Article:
Introducing PPI in Research – Purpose, Plan, Impact

Research is not an end in itself. Many researchers and their managers might think it is but involved patients should not be trapped into this mindset.

We are patients involved in research because we believe that we can help change things for the better. We believe that better treatments can be identified by good science. We believe that better care can result from good quality research. We believe that better processes and systems can be created. We cannot do this all by ourselves, we can only do it in partnership with the professionals. They may be managers, nurses, scientists, doctors, educators, inspectors, commissioners, policy makers or politicians. Research gives us the evidence to support change.

As an involved patient you should never lose sight of this important vision, we are in the business of transforming patient care for the better. Research is a means to that end, not an end in itself.

Sadly the myopic draft standards for patient and public involvement being assembled by NIHR do not address this purpose. The view presented is all inward to the research process, nothing abut what research can achieve to support change. NIHR have acknowledged that the standards are draft and will change. A positive step, I hope the next draft will address Purpose.

Involved patients must be asking questions about Purpose, asking why a research project is being undertaken? What are the issues to be faced in extending a successful study into routine clinical practice? Researchers without clinical experience may have limited horizons and no understanding about practicalities. Patients can bring that perspective, after all usually they will have been there. There is a second PPI in our debate – Purpose, Plan, Impact.

Plan brings me to a second point, a practice I would like to see which would encourage researchers to think outside their usual boxes. Every research project should have a plain language lay summary written at the outset, even before the project is approved. It states what the Plan is. It is part of the public face of the project, on its webpage, in any patient information and consent process, and in the final study report. It makes clear what the study will achieve, for patients. As a project progresses the summary would be regularly reviewed and updated so that everyone will know how it is progressing. The lay summary should also include the why and how of implementing positive results. That should be part of the Plan even if that is expressed only as ambition. That will be how Impact is delivered.

A lay summary used in this way would hardly affect research processes but it would change the focus of research quite subtly. The project would always be associated with its ambition, its anticipated Impact. It would have PPI – Purpose, Plan, Impact.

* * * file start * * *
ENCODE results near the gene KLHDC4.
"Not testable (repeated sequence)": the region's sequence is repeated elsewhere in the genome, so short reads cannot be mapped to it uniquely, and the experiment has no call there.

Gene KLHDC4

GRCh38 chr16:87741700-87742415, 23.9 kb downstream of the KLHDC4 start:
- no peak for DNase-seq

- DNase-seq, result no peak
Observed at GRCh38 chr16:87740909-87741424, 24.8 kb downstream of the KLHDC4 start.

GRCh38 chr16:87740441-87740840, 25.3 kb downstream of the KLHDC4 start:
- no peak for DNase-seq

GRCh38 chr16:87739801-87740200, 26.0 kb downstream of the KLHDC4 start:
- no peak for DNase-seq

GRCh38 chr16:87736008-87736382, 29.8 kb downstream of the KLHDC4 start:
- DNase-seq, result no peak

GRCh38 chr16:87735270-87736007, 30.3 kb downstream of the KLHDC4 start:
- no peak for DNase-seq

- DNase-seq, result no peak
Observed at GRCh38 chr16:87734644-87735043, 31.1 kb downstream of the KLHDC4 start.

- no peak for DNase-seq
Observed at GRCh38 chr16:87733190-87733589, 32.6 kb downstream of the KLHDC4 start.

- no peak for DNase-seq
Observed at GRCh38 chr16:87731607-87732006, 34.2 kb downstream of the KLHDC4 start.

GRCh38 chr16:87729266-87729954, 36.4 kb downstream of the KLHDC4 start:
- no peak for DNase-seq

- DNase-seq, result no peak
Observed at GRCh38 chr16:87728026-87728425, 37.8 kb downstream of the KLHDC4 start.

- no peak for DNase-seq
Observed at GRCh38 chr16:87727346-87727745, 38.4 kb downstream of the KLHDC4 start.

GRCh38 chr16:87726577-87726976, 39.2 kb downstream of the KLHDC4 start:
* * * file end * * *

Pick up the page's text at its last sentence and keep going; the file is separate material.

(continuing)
Let us hope that the next iteration of the NIHR Standards will capture some of this quality, will look outwards not inwards, will focus on Purpose, Plan, Impact.

We don’t need PPI Standards like these?

I have worked as a patient involved in research for over 15 years now. I have been involved in clinical/medical research at just about every level possible locally, nationally and internationally. I like to think I have helped things change and the responses I have had from the professionals would seem to confirm that.

It was interesting to find out about the development of a Patient and Public Involvement Standards process being developed by NIHR (the National Institute for Health Research) and INVOLVE, the national organisation for promoting involvement in research. There is an on-line questionnaire and a website. The objective is to provide guidance to organisations setting up a patient involvement process.

In all good faith I downloaded the documents and began to read. Dull, dull, dull. I have completed the on-line survey but there is so much more to be said, so much that was missing.

 It should sparkle with ambition. It doesn’t. In my experience there is always a danger of a standards process becoming pedestrian. This one is mechanistic and will create a bland environment where achieving the minimum standard is the highest ambition. It will open the way for tick-box micro-management of daily involvement activity and no-one will ever address the question “why are we doing this?”.

Patient and public involvement is about transformation. I know this is ambitious and hard to achieve but it can be done and standards, if we have to have them, must aim high.

Patient involvement demands Board level involvement, not disinterested oversight. Senior managers must identity involvement opportunities within their direct remit. If only junior managers are doing it PPI will wither and fail. Senior managers should be asking every day “where can I involve a patient/public member” not “why should I involve…”

How can we attract high achievers as PPI managers? Absolutely critical for the future.

How do we position taking the role of a PPI manager as a ‘must do’ role for future chief executives?

As I know very well involved lay people can be great at finding gaps which surprise the professionals and open them up. Working together transformation becomes possible. You cannot train for this. You have to find the right people and create or manoeuvre the situations where they can do it. These people can be inspired by the opportunity, they won’t be inspired by a tick-box life.

I welcome standards if they help widen involvement opportunities and create structures that enable and encourage beneficial change. This exercise, as it stands at the moment, is about the detail of daily transactions, not about transformation. It will drive patient involvement into the side-lines.

NIHR – please start again.

Consultation web-page

The Standards survey